Clinical risk factors for osteoporotic fracture: a population-based prospective cohort study in Korea.
ABSTRACT Clinical risk factors (CRFs), either alone or in combination with bone mineral density, are used to determine the fracture risk for clinical assessment and to determine intervention thresholds. Because fracture risk is strongly affected by ethnicity and population-specific differences, we sought to identify Korean-specific CRFs for fracture, in combination with quantitative ultrasound (qUS) measurements of the radius and tibia. A total of 9351 subjects (4732 men and 4619 women) aged 40 to 69 years were followed for a mean of 46.3 +/- 2.2 months. We obtained CRF information using a standardized questionnaire and measured anthropometric variables. Speed of sound at the radius (SoSR) and tibia (SoST) were measured by qUS. Fracture events were recorded using a questionnaire, and a height-loss threshold was used as an indicator of vertebral fracture. Relative risks were calculated by Cox regression analysis. A total of 195 subjects (61 men and 134 women) suffered low-trauma fractures. Older age, lower body mass index (BMI), and previous fracture history were positively associated with fracture risk in both sexes. Decreased hip circumference, lack of regular exercise, higher alcohol intake, menopause, and osteoarthritis history were further independent CRFs for fracture in women. However, neither SoSR nor SoST was independently associated with fracture risk. In this study, we identified the major Korean-specific CRFs for fracture and found that smaller hip circumference was a novel risk factor. This information will allow optimal risk-assessment targeting Koreans for whom treatment would provide the greatest benefit.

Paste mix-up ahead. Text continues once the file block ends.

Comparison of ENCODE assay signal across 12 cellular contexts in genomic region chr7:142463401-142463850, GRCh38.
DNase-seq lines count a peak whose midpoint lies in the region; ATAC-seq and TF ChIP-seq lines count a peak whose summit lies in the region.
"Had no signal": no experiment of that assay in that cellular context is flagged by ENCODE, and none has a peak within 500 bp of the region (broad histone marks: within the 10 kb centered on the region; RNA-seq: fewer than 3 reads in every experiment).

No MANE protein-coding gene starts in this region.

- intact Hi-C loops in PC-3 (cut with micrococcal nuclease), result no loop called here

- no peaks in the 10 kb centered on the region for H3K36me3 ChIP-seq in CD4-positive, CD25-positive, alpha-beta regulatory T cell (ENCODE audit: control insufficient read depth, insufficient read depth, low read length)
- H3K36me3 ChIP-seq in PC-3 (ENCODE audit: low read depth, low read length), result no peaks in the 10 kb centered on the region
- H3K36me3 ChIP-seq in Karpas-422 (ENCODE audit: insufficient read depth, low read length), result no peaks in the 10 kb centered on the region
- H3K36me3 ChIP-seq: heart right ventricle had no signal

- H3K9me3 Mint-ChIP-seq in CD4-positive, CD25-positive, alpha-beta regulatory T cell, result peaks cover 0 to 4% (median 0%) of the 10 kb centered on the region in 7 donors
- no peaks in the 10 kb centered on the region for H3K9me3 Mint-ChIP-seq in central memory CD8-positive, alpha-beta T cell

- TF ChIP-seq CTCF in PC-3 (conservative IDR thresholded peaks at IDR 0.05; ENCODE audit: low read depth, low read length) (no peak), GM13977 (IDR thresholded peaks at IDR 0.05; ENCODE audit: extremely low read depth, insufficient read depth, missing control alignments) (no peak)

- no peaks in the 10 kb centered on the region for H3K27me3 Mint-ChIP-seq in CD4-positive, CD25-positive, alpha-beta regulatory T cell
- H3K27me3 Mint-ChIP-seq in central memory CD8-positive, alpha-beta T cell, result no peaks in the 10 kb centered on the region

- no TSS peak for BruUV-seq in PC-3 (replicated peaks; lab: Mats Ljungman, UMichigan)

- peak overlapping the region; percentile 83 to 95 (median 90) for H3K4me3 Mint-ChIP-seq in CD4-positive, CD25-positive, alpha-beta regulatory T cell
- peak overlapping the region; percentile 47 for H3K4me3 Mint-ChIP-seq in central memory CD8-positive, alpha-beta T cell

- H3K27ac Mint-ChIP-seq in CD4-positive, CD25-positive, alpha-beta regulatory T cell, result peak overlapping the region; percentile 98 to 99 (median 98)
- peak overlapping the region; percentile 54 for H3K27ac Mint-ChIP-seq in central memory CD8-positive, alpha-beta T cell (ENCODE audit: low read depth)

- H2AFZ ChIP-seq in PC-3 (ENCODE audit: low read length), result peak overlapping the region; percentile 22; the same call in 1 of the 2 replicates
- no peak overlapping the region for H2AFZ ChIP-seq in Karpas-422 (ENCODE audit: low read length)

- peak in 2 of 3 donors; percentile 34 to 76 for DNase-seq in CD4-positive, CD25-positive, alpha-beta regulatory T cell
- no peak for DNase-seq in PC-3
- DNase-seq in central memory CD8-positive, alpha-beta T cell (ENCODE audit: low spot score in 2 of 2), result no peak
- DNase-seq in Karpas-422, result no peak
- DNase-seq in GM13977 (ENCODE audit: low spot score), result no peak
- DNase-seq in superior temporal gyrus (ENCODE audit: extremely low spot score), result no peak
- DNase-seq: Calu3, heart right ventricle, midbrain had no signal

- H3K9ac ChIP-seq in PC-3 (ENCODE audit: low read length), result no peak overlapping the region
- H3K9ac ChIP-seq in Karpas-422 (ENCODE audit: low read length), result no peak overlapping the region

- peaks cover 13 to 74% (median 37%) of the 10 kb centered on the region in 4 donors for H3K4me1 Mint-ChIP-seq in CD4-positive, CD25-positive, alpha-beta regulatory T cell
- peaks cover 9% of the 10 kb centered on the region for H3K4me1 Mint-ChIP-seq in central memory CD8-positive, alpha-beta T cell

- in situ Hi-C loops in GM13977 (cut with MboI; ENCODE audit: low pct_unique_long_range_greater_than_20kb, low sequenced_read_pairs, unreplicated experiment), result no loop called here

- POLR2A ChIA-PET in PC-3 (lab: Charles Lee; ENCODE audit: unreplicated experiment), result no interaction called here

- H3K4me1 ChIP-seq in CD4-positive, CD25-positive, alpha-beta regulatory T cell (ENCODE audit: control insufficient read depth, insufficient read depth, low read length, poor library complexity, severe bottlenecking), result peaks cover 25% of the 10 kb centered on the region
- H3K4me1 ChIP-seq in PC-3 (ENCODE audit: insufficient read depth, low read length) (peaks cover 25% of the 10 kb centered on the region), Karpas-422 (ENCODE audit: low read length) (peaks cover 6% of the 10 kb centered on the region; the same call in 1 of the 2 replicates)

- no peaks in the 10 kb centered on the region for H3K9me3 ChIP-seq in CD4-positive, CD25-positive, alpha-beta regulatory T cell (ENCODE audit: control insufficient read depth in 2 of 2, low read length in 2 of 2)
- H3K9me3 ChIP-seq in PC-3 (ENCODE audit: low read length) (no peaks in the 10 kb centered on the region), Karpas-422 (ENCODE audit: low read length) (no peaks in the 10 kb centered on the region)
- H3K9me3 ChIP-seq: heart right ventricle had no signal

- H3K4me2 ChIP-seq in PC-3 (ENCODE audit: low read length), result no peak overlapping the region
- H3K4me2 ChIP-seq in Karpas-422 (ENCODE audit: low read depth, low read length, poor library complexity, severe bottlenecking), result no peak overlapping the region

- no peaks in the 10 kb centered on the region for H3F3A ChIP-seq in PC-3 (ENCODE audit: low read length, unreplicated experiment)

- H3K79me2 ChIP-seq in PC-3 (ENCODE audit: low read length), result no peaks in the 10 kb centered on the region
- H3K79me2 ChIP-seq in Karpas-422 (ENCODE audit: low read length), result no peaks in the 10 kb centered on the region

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ABSTRACT: Distal forearm fractures are the most common perimenopausal fracture and are generally associated with osteoporosis. The aim of this study was to evaluate the capability of speed of sound (SOS) measurements in cortical bone at the phalanx, radius, tibia and metatarsal to discriminate Colles' fracture cases from controls in postmenopausal women and to compare this with bone mineral density (BMD) measurements obtained by dual-energy X-ray absorptiometry (DXA). Sixty-three postmenopausal Colles' fracture cases and 191 postmenopausal controls had SOS measurements of the radius, tibia, phalanx and metatarsal using a semi-reflection ultrasound technique and BMD measurements of the lumbar spine and proximal femur using DXA. The age-adjusted odds ratios (ORs) for fracture for the SOS measurement sites were 1.50 [95% CI 1.07-2.10] for the radius, 1.23 [0.86-1.76] for the tibia, 1.85 [1.06-3.23] for the phalanx and 1.74 [1.12-2.71] for the metatarsal site. For the BMD measurements the ORs were 1.95 [1.34-2.85] for the lumbar spine, 2.21 [1.43-3.40] for the femoral neck and 2.62 [1.69-4.08] for the total hip. The benefits of combining sites either by taking their average Z-score or by using the manufacturer's ORI algorithm were evaluated. The two methods yielded similar results and the ORs for the combination of the radius and phalanx were 2.00 [1.21-3.33], for the radius and metatarsal 1.67 [1.05-2.67], for the phalanx and metatarsal 1.86 [1.11-3.08] and for the radius, phalanx and metatarsal 1.81 [1.07-3.06]. Combinations of DXA sites gave 2.22 [1.44-3.41] for the lumbar spine and femoral neck and 2.41 [1.57-3.70] for the lumbar spine and total hip. In conclusion, semi-reflection ultrasound measurements at the radius, phalanx or metatarsal demonstrated an ability to discriminate fracture cases from controls in postmenopausal Colles' fracture patients, although the odds ratios were lower than with spine and femur BMD.Osteoporosis International 02/2002; 13(6):474-9. · 4.04 Impact Factor